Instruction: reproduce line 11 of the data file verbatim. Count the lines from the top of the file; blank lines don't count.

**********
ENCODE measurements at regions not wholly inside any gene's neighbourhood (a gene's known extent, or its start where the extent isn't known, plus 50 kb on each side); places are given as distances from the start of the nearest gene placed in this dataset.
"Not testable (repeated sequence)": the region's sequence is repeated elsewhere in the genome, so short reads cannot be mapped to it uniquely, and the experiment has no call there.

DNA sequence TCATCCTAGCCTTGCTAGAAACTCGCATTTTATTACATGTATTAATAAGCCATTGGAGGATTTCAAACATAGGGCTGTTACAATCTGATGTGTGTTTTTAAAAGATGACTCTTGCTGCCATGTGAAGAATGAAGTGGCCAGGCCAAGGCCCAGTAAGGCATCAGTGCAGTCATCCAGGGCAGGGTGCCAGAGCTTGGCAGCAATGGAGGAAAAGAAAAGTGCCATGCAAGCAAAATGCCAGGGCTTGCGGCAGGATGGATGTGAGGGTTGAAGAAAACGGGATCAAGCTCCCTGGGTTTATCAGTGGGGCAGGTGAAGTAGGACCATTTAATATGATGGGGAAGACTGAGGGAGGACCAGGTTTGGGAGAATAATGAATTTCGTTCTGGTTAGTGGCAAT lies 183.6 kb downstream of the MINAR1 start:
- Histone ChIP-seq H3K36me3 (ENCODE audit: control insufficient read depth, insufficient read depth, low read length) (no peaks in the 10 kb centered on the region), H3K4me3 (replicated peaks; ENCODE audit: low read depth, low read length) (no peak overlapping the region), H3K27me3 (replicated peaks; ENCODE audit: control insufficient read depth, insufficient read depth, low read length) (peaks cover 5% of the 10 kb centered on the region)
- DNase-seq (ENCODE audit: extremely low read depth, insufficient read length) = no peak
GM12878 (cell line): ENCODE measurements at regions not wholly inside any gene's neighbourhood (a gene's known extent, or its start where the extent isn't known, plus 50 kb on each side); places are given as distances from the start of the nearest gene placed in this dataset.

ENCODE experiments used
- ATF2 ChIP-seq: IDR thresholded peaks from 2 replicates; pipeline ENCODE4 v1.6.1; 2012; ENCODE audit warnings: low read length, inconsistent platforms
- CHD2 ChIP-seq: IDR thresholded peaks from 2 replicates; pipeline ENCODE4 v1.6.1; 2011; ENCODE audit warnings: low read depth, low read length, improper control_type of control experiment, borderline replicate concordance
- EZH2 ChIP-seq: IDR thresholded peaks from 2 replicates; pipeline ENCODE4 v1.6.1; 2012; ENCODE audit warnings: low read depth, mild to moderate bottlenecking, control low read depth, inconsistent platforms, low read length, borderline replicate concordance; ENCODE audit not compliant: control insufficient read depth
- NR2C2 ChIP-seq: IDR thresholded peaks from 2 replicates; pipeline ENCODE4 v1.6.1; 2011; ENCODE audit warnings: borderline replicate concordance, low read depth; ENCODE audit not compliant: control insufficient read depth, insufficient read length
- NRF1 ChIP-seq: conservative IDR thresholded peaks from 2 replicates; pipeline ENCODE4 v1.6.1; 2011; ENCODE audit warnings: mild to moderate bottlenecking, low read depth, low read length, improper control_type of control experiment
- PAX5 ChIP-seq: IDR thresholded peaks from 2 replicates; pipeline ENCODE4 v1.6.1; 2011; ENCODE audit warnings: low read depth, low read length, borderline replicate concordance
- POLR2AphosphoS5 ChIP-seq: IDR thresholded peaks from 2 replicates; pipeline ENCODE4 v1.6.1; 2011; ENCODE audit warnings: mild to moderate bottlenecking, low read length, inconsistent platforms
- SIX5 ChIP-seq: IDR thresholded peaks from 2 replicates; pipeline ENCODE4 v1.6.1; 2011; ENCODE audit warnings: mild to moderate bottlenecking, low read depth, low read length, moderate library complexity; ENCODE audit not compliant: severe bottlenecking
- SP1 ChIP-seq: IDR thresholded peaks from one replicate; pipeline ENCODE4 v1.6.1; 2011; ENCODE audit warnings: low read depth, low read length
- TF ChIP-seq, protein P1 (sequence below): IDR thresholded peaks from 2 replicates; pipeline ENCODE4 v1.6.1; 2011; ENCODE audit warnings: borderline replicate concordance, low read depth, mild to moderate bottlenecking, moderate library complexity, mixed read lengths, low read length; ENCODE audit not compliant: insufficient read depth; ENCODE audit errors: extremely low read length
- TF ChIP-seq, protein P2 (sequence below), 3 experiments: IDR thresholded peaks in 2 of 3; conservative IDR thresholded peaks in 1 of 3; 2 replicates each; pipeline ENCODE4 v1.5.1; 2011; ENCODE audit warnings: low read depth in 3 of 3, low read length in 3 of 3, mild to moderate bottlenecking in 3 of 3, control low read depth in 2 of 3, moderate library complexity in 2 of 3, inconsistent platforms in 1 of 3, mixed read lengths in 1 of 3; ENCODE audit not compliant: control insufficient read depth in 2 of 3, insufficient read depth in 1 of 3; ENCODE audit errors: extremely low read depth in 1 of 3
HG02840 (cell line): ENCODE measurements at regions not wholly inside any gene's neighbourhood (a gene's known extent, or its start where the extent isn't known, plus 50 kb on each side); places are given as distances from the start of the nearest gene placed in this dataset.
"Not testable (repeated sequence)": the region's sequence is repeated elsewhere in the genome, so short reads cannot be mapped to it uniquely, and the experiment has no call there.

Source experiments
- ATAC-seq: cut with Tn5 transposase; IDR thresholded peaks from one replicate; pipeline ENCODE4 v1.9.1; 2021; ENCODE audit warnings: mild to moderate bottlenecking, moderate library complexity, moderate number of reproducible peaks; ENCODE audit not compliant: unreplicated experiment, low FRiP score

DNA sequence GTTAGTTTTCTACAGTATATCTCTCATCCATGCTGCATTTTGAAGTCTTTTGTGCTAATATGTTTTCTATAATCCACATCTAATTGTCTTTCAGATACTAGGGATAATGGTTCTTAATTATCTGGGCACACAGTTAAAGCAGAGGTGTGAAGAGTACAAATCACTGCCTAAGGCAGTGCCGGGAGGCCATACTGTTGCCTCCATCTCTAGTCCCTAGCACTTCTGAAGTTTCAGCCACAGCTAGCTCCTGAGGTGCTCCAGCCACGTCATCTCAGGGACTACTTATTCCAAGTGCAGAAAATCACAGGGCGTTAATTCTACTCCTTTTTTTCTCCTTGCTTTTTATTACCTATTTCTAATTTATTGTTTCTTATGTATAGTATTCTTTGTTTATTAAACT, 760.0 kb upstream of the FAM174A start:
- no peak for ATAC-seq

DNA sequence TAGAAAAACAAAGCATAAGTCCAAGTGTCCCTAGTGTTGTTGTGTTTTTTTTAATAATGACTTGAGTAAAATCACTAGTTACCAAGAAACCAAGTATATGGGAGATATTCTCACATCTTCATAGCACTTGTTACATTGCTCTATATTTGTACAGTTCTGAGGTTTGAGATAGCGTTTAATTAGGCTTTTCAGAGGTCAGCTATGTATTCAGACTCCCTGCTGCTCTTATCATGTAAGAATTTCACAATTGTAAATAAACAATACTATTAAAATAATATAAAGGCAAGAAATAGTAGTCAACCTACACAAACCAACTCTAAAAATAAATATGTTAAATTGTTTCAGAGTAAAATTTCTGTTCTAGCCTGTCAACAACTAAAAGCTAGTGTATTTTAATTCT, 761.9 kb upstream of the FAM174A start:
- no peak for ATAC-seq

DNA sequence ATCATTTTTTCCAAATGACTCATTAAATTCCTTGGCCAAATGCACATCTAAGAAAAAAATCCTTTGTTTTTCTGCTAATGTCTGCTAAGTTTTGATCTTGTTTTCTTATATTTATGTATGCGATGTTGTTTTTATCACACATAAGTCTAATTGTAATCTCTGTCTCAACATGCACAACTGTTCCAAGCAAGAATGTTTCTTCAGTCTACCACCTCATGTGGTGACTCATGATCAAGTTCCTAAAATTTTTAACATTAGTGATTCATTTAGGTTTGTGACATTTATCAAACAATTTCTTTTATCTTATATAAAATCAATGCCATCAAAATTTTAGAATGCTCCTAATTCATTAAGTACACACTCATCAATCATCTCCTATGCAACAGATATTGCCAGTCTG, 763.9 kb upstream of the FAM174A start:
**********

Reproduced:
- NR2C2 ChIP-seq: IDR thresholded peaks from 2 replicates; pipeline ENCODE4 v1.6.1; 2011; ENCODE audit warnings: borderline replicate concordance, low read depth; ENCODE audit not compliant: control insufficient read depth, insufficient read length